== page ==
Comparing and contrasting the original Golmaal and Rohit Shetty’s remake Bol Bachchan is a great way to understand where Indian cinema stands today.
Hrisihikesh Mukherjee’s masterpiece, a charming tale of lies, deception and moustache is a confirmed classic of Indian cinema. The humor is sharp, the situations original, and the comic acting is of the highest order. But the biggest impression the film leaves behind is the gentleness of it all. It is the director’s humane handling of his material and his characters that gives it an evergreen texture.
Rohit Shetty is a blockbuster director, and the maker of the Golmaal series and potboilers like Singham. His aesthetic is the louder, OTT brand of cinema that has come to define box office hits in the recent times. In applying this style of filmmaking to his remake of Golmaal, he has probably replaced the one element of the original film that made it a pleasure to watch it again and again. That it is already a certified money spinner, that it had the audience lapping this style of cinema up, is a good indication of our cinematic preferences.
In the original, the story revolves around a lie that Amol Palekar is forced to tell Utpal Dutt to get a job. The reason for the lie is deliciously ludicrous and simple; Utpal Dutt believes men with a moustache are more trustworthy than men without. It is this basic premise that kicks of a series of deceptions – twin brother, fake mother, fake mother’s twin sister – and results in some hilarious sequences as Palekar desperately tries to keep up the smokescreen till the end. But the insanity of that basic premise stands out as the reason for the madness, and is cleverly used as a recurring element in the plot. Here, the premise is swapped for a reason that is not only mundane, but actually loses its relevance as soon as the first lie is spoken, making the subsequent events just that much less cohesive, and that much less silly. Its a subtle but key difference between the two films.
The climax of the original, as indeed the entire film, also makes no attempt to have a moral case for why Palekar lied. It’s that kind of light handed treatment that makes it a true entertainer. Compared to that, Abhishek’s repeated justification of his decision to dupe Ajay seems not only needless and burdensome to the tone of the film, but almost makes it seem regressive compared to the original.
There is little to be gained comparing anything else between the two, because of their wildly diverse sensibilities. There is a side plot of an evil brother added simply for Shetty to have his obligatory action and car sequences, and is otherwise a complete waste of time. The best characters from the supporting cast remain those that were in the original, and additional ones – including Asin as one of the female leads – don’t contribute much to the film.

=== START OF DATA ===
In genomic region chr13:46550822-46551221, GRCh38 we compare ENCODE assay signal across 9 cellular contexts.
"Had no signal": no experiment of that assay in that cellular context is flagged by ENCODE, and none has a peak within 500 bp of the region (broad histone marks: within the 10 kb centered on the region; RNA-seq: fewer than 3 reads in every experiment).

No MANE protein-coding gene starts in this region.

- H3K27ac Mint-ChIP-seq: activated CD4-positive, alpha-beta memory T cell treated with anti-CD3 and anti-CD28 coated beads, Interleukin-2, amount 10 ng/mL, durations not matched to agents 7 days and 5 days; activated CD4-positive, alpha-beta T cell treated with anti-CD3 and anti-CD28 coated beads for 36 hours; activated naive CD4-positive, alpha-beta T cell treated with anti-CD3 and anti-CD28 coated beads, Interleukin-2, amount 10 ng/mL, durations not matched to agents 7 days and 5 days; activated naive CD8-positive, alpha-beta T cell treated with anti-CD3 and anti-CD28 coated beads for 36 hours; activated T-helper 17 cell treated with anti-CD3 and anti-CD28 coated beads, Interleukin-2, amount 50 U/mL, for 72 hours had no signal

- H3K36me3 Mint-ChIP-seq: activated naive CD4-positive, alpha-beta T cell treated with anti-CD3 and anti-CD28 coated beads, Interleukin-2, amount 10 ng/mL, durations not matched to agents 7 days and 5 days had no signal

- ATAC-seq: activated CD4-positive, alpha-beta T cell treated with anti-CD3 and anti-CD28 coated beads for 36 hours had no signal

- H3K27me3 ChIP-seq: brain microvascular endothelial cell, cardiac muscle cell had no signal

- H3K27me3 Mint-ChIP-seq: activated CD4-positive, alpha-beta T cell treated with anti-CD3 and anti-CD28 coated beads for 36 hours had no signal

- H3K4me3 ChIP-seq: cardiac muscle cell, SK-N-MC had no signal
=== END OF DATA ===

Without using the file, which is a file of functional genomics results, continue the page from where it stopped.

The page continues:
There are some funny moments in the film, that stand on their own. The introduction of the mother is one, as is Abhishek’s ridiculous dance number as the twin brother. They are both in sync with the tone of the film, and unburdened from any references of the original. To be consistently funny and consistently good, Bol Bachchan needed many more of these tied together, and not as individual set pieces. Even the tribute to the original film via the play is a neat idea, though it is tackily done and does not go beyond mimickry.
Ajay Devgn’s performance is a major problem. You are always thinking of Utpal Dutt when you see him – indeed the film directly references him on more than one occasion – and he is not a patch on the master. No amount of growling can stand up to that refined baritone. In hindsight, making him someone who cannot speak English was a clever move by the writers, making any further comparisons between the two redundant. Abhishek is sincere in his farcical double roll, but pulling of a central comic performance requires great timing and great writing, and he has both only in spades.
There will be a generation of audience for whom the only Golmaal they see will be Rohit Shetty’s, one way or the other. That would be seriously tragic, and perhaps a good enough reason why certain films should not be remade. Thank god then, for the constant references within the film to the original. Shetty does disservice to his own film, by reminding people of what it could have been. But it’s also very probable that this audience may not care either way. The loss, of course, is entirely theirs.
Hindi, Comedy, Color